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Missed Opportunities and Unfulfilled Promises: A Grim Look at Global Humanitarian Efforts

Martin Griffiths, Under-Secretary-General for Humanitarian Affairs and Emergency Relief Coordinator, holds his last press conference as Emergency Relief Coordinator at UN Headquarters.| UN Photo/Mark Garten
Martin Griffiths, Under-Secretary-General for Humanitarian Affairs and Emergency Relief Coordinator, holds his last press conference as Emergency Relief Coordinator at UN Headquarters.| UN Photo/Mark Garten

By: Ahmed Fathi

United Nations: In his final Press Conference, Martin Griffith, the outgoing head of the UN Office for the Coordination of Humanitarian Affairs (OCHA), provided a sobering overview of the current global humanitarian landscape, particularly focusing on the crises in Gaza and Sudan. Responding to questions, Griffith highlighted the immense challenges and the lost opportunities in international humanitarian efforts, while also providing insights into the complex dynamics that hinder effective aid delivery.

Griffith began by expressing the privilege he felt in serving as the head of OCHA, a role he will vacate at the end of June. Reflecting on the state of global humanitarian needs, he revealed a stark statistic: approximately 300 million people worldwide currently require humanitarian assistance, a figure that reflects both the increasing frequency and severity of crises. Despite the best efforts of humanitarian workers, only 17% of the necessary funding has been received this year, leaving critical gaps in aid delivery.

Griffith's commentary painted a dire picture, particularly for regions like Gaza and Sudan. In Gaza, he detailed the dire conditions, especially in the southern area of Rafah and the central region, where tens of thousands of Palestinians are struggling to survive. The humanitarian situation in Gaza is exacerbated by limited access to essential supplies like fuel and food. Griffith underscored the near-impossible task of planning effective humanitarian operations under such conditions, citing the looting of aid trucks and the critical shortage of functional hospitals. The situation, he lamented, is "unplannable" and fraught with insecurity, making it exceedingly difficult to provide the needed aid to the millions affected.

In Sudan, Griffith described a rapidly deteriorating situation, with around 5 million people at risk of famine due to ongoing conflict. He emphasized the severe implications of failing to deliver seeds to farmers in time for planting, which would result in harvest failures and exacerbate food insecurity. The conflict in Sudan, largely driven by two rival factions, has plunged the country into a humanitarian disaster, with widespread displacement and famine looming on the horizon.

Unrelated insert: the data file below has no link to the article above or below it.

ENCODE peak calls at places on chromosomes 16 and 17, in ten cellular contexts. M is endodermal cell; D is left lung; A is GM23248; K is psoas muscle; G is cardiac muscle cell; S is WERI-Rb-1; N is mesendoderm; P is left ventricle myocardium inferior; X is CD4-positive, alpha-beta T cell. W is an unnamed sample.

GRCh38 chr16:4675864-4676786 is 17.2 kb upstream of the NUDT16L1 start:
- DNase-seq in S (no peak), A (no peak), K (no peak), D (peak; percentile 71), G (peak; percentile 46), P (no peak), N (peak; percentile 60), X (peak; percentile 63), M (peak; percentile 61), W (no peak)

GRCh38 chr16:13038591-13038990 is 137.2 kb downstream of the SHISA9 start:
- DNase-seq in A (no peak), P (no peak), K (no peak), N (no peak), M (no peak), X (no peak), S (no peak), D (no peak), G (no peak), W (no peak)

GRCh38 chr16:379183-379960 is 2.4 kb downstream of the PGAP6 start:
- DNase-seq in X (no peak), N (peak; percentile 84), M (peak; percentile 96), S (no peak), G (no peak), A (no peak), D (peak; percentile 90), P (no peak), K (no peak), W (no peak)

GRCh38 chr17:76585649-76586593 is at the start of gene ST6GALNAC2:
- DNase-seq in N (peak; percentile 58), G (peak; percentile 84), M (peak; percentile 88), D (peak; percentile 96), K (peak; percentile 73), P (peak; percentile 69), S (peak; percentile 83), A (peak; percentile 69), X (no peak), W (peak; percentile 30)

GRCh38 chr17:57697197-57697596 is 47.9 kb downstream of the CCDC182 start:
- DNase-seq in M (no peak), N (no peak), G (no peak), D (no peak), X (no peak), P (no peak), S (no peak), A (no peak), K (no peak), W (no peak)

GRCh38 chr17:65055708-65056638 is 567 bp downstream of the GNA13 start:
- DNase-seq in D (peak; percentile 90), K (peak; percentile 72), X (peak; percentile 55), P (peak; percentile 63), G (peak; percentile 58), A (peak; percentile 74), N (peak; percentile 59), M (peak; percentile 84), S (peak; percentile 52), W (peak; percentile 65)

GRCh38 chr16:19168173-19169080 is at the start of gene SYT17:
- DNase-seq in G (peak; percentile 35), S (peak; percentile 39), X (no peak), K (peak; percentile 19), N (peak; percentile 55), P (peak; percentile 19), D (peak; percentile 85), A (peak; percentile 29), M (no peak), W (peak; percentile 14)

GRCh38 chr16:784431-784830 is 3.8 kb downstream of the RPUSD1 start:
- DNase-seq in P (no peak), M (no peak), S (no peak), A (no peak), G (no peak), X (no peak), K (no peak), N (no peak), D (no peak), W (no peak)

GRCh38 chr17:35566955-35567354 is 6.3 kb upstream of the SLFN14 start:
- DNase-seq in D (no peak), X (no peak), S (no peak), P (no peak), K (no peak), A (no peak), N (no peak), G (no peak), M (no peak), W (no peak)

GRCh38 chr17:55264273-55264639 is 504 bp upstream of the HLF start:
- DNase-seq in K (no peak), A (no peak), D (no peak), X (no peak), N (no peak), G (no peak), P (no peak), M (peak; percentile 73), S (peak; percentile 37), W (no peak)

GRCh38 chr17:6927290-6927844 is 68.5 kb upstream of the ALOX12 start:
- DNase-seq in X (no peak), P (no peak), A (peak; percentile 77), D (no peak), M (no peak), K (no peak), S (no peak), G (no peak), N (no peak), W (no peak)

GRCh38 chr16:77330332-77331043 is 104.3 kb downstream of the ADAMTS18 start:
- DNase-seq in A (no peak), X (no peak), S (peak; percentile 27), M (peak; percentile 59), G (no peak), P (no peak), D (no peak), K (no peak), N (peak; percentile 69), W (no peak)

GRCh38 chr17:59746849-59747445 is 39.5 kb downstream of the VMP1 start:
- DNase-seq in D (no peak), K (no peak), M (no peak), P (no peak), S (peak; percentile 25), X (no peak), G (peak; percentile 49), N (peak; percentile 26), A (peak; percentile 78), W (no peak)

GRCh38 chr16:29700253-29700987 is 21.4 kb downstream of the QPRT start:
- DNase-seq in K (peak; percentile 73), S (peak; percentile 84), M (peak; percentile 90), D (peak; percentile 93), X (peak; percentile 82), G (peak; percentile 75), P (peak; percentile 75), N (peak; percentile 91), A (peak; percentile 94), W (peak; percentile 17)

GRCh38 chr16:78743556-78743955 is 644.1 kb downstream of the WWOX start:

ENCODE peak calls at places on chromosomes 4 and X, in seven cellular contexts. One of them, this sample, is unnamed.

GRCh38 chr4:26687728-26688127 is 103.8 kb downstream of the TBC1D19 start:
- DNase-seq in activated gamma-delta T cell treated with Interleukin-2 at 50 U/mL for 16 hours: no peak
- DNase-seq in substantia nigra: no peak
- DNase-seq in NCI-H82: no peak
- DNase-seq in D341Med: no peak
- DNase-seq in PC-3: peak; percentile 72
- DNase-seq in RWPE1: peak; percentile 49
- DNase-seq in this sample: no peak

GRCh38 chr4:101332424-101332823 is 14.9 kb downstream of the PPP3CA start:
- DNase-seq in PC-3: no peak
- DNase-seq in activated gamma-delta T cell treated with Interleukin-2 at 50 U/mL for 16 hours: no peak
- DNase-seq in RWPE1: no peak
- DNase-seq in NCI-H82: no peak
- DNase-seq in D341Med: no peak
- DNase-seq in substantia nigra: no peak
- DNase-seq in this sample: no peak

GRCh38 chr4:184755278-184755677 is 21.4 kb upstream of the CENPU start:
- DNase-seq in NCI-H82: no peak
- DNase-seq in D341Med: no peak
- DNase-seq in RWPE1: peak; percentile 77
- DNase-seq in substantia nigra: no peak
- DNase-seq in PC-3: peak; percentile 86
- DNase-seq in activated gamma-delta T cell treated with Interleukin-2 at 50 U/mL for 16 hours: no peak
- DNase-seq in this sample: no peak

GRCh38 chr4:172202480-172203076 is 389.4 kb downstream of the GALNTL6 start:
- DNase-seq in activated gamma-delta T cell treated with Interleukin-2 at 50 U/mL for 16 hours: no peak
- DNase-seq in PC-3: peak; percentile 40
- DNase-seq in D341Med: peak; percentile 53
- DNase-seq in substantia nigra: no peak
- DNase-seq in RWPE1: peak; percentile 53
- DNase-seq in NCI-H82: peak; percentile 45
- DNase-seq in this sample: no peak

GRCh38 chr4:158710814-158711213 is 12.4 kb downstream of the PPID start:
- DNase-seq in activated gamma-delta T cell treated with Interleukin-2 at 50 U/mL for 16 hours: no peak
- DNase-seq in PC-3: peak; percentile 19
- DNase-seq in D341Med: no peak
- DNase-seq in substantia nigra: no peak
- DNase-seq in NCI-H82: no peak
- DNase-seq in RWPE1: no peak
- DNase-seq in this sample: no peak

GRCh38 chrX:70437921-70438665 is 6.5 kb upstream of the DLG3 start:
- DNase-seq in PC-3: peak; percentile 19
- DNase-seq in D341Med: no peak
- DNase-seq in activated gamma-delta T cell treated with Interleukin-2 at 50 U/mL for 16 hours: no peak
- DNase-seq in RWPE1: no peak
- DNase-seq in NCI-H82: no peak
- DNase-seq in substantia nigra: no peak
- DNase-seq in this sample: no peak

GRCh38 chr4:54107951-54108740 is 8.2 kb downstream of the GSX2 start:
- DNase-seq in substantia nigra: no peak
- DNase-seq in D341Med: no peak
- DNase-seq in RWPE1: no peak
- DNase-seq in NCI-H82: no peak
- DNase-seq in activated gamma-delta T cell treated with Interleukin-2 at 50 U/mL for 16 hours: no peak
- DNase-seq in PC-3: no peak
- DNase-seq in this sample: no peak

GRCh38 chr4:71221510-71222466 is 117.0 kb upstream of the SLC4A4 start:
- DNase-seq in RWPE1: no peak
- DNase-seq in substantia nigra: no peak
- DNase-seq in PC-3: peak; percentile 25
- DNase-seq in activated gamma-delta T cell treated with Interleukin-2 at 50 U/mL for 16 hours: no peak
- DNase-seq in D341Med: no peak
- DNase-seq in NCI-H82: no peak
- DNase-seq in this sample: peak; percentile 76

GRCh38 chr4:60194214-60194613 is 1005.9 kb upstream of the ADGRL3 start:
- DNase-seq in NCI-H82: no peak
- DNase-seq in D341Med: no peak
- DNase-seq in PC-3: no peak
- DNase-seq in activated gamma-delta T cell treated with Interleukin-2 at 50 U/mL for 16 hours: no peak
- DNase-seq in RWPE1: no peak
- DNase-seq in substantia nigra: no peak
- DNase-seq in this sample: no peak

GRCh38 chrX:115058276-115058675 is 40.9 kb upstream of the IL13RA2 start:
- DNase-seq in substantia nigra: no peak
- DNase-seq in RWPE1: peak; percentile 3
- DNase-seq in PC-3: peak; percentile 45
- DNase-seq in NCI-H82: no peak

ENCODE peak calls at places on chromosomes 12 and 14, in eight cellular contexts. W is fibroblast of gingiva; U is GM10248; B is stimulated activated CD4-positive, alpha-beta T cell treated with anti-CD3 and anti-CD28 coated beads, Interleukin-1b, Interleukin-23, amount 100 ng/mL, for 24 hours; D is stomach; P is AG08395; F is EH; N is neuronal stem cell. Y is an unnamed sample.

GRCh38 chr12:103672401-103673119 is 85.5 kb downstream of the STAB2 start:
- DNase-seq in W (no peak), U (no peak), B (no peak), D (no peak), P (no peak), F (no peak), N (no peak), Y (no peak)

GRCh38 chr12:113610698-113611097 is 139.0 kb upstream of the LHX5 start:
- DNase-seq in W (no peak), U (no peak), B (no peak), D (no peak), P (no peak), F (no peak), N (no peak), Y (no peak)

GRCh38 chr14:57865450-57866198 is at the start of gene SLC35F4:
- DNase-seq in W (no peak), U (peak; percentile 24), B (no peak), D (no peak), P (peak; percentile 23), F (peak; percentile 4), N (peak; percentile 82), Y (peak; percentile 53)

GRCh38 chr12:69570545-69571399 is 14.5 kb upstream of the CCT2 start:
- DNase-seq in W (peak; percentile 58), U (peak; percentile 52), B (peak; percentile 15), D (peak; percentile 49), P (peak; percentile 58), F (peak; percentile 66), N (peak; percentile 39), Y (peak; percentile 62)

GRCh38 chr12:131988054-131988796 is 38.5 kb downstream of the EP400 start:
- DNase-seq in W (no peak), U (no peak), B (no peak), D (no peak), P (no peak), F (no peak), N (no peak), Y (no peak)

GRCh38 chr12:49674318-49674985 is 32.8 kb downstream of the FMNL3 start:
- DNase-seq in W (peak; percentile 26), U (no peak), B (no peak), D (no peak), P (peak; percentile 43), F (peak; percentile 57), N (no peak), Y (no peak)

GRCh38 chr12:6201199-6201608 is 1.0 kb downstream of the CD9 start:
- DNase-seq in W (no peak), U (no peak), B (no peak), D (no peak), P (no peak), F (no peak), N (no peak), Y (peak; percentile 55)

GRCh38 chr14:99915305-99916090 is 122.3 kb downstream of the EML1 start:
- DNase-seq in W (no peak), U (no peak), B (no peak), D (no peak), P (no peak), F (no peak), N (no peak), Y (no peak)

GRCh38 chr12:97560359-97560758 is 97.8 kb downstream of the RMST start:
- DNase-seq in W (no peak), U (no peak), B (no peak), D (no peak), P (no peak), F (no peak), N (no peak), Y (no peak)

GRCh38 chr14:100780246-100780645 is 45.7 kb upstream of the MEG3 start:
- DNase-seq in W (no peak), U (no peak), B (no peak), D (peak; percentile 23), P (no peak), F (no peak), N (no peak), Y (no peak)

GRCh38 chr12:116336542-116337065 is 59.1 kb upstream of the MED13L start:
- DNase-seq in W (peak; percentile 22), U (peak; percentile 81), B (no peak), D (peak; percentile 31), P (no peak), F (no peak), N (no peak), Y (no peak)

Griffith also touched on the broader implications of these crises, highlighting the limited attention and resources available to address multiple, simultaneous global emergencies. He expressed a profound sense of unfulfilled work, noting that the world is a worse place now than when he took up his position in 2021. He stressed the critical role of humanitarian diplomacy, citing successes like the Black Sea Grain Initiative, but lamented the overall failure to resolve conflicts through dialogue and negotiation.

Addressing a question from Ahmed Fathi of ATN News about missed opportunities, Griffith pointed to Afghanistan as a significant example. He noted that despite initial efforts to maintain basic services and prevent a mass exodus following the Taliban's takeover, there were missed opportunities for further engagement and investment in the country's economy. Griffith suggested that more could have been done to foster stability and development in Afghanistan, emphasizing the importance of economic attention as a key entry point for sustained engagement.

In concluding his remarks, Griffith offered advice for his successor, stressing the importance of balancing crisis response with proactive efforts to change the way humanitarian operations are conducted. He highlighted the need for more aggressive approaches to address impunity and ensure the safety of aid workers, as well as the importance of open and secure routes for aid delivery in conflict zones like Gaza and Sudan.

Griffith's briefing was a stark reminder of the immense challenges facing the global humanitarian community. His reflections underscored the urgent need for concerted international efforts to address the root causes of these crises, ensure the protection of civilians, and enhance the effectiveness of humanitarian aid delivery in some of the world's most troubled regions.


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